At the moment, it's a little bit of a patchwork quilt, and we've been doing quite a bit of work to just make sure that all of it is aligned to the right responsible agency, and that they work seamlessly together, and that we have the right emergency procedures in place, as well as the ongoing regulatory arrangements. The independent report will contribute to that. It won't be enough on its own to do that, but it will play its part. There are more than 50 section 19 reports for the winter in question to be reviewed, and some of them aren't finalised yet, in fact. So, there's a piece of work to be done there for sure. Once we've got the terms of that finalised, and the appointments made, Chair, we will, of course, write to the committee and let you know where we are with that.
Thank you, Minister.
Thank you very much. Does Gian Marco wish to remind us what the acronym stands for? We're testing him now as well.
Flood and coastal erosion committee.
There we are. Coastal. Okay. Thank you for that.
That's the C that I couldn't remember.
Delyth, you wanted to come in on this as well.
Diolch, Gadeirydd. What proportion of spend on flooding would you say is likely to be on fixing what goes wrong, and what proportion do you think will be on preventative spend?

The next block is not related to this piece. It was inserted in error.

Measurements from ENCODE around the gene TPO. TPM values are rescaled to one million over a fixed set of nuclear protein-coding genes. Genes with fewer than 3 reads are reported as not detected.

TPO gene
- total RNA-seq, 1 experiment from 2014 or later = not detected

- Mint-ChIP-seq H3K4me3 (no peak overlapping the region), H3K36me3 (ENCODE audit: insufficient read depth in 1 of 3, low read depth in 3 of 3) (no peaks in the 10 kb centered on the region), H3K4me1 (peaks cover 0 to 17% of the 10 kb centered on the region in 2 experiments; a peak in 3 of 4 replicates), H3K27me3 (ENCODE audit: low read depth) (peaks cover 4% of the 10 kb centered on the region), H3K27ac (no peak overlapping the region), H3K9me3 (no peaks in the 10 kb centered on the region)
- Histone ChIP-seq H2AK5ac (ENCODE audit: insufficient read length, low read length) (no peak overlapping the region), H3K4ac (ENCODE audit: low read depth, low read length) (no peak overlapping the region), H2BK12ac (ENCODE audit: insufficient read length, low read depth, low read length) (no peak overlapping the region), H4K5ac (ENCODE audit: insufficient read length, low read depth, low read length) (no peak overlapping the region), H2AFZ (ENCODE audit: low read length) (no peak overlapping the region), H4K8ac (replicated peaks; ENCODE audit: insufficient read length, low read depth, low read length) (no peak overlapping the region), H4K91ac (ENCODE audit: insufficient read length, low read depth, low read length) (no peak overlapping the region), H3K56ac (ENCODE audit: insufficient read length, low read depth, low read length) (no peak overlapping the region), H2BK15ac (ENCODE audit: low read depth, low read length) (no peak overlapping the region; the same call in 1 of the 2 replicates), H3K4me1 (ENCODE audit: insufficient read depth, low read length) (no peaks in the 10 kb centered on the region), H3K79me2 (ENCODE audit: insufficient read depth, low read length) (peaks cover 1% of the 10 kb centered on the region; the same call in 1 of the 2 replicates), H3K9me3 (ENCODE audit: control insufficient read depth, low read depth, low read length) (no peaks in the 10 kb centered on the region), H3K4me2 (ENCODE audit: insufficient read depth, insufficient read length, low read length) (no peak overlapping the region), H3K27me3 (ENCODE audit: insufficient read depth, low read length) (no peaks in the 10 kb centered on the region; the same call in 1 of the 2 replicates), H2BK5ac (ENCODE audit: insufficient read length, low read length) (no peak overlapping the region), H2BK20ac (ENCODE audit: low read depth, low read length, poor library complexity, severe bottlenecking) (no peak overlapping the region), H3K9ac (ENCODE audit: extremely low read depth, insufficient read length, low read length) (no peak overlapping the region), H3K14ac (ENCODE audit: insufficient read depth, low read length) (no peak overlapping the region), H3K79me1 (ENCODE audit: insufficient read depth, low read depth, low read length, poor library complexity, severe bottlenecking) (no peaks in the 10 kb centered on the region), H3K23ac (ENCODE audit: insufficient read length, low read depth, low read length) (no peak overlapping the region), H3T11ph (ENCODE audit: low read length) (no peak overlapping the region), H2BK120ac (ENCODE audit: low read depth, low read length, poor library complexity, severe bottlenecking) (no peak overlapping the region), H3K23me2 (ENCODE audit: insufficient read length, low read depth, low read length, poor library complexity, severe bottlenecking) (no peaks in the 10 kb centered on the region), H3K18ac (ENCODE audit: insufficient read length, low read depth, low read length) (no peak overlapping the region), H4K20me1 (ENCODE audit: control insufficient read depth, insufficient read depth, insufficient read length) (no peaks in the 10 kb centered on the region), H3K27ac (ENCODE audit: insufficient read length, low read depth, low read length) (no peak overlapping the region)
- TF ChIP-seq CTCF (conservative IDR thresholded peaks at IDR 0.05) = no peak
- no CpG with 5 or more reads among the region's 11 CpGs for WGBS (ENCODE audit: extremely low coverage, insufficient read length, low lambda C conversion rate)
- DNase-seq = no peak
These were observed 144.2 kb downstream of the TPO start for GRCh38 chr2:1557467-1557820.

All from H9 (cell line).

I absolutely can't answer that, Delyth, because it kind of depends what goes wrong, doesn't it, really. What we have done is that we're working really hard with the local authorities to make sure that we have all of their schemes coming forward. We've funded a range of, in particular, coastal defence programmes over the last year or so. I visited a really splendid one in Bridgend where they're restoring the old Victorian pier with really modern construction methods, but preserving its Victorian beauty. So, a really good scheme there. There are numerous around Wales of that sort.
We've been looking to make sure that the local authorities, with NRW, and the water authority, have a pipeline of schemes in place, not just for coastal erosion, but obviously for all kinds of riparian problems—so, culverting, bridging that's fit for purpose. And then, just to say that we're also very keen indeed on getting away from the hard concrete-type of culverting to natural systems. There's a brilliant one on the River Tawe that I go on and on about, as does Mike Hedges, whose constituency it's in, where we've got basically an enhanced flood lagoon with reed beds. There are really good biodiversity results from it as well as protecting the Tawe from flooding lower downstream. And we're very keen to move to those kinds of natural solutions as opposed to the concrete at the edge of the river to make sure it doesn't come up type of scheme that we see, although those will continue to be necessary in some built-up areas, of course. But where we can get away from those, we certainly will want to do that and to allow the rivers, for example, to have natural sloping reed beds at the side of them and so on, rather than the hard edging that can cause real problems in unexpected events.